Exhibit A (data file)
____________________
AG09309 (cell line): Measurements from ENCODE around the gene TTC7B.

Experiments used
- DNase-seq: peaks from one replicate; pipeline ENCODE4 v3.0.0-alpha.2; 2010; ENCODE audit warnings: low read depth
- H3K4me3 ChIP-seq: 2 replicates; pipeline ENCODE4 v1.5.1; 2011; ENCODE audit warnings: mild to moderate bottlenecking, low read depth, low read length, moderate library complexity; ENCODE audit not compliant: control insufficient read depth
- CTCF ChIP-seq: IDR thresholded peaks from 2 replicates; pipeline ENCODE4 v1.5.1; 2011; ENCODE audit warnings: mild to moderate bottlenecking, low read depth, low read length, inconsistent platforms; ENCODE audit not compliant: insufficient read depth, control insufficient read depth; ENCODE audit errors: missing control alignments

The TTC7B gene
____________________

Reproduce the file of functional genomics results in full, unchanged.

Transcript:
AG09309 (cell line): Measurements from ENCODE around the gene TTC7B.

Experiments used
- DNase-seq: peaks from one replicate; pipeline ENCODE4 v3.0.0-alpha.2; 2010; ENCODE audit warnings: low read depth
- H3K4me3 ChIP-seq: 2 replicates; pipeline ENCODE4 v1.5.1; 2011; ENCODE audit warnings: mild to moderate bottlenecking, low read depth, low read length, moderate library complexity; ENCODE audit not compliant: control insufficient read depth
- CTCF ChIP-seq: IDR thresholded peaks from 2 replicates; pipeline ENCODE4 v1.5.1; 2011; ENCODE audit warnings: mild to moderate bottlenecking, low read depth, low read length, inconsistent platforms; ENCODE audit not compliant: insufficient read depth, control insufficient read depth; ENCODE audit errors: missing control alignments

The TTC7B gene